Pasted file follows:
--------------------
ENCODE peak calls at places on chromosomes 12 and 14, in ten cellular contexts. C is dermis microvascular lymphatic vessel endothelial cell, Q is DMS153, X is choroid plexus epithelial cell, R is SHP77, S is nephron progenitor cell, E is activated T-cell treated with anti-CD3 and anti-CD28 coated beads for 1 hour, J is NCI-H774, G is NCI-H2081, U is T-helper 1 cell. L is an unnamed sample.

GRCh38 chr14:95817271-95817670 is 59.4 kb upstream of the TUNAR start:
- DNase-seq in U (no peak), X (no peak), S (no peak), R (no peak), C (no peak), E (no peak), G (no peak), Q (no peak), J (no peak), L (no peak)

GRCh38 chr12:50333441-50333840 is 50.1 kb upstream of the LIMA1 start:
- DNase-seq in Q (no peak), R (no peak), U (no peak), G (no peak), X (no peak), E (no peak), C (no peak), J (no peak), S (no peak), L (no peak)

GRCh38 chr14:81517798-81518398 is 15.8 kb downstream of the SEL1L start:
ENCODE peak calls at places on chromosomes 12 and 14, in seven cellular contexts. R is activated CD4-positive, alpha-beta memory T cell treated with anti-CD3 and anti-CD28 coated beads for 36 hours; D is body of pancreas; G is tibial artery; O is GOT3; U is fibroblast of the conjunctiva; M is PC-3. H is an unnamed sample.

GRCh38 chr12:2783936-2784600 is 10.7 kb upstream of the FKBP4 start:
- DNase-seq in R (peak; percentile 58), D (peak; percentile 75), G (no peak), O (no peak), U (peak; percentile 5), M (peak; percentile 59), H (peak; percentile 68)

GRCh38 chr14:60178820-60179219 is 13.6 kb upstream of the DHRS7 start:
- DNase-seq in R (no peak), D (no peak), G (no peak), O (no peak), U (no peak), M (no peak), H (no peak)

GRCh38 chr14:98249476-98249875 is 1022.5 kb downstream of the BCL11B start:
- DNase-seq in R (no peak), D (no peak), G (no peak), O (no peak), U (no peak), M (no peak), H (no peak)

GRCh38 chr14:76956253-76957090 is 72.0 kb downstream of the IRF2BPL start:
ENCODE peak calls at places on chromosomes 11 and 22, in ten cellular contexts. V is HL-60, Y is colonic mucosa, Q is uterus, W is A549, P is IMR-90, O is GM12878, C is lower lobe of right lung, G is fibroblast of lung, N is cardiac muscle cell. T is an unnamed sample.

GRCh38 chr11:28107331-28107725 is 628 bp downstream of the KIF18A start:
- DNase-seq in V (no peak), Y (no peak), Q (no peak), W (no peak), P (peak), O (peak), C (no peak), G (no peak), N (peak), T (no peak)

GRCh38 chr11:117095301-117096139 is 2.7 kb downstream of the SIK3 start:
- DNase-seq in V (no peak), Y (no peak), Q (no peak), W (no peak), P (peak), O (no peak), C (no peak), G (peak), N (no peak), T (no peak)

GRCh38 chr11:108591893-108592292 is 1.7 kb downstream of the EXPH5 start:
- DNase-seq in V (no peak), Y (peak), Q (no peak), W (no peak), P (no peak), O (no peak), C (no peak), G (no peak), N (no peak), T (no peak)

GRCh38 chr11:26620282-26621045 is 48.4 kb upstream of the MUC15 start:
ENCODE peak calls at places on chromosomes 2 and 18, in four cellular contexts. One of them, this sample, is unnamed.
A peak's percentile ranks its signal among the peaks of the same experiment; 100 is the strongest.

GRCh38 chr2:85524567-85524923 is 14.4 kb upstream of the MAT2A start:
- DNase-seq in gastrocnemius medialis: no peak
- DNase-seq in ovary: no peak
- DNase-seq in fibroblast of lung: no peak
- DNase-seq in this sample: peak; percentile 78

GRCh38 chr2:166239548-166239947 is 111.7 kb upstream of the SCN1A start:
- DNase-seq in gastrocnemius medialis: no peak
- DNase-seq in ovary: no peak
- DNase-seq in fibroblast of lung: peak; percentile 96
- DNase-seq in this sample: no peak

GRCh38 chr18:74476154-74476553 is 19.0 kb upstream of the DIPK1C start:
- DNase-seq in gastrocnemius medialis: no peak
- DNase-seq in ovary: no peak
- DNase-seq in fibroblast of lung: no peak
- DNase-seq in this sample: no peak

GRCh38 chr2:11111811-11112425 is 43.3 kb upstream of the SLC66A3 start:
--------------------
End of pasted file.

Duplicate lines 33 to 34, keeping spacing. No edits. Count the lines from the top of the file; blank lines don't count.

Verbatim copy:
- DNase-seq in fibroblast of lung: peak; percentile 96
- DNase-seq in this sample: no peak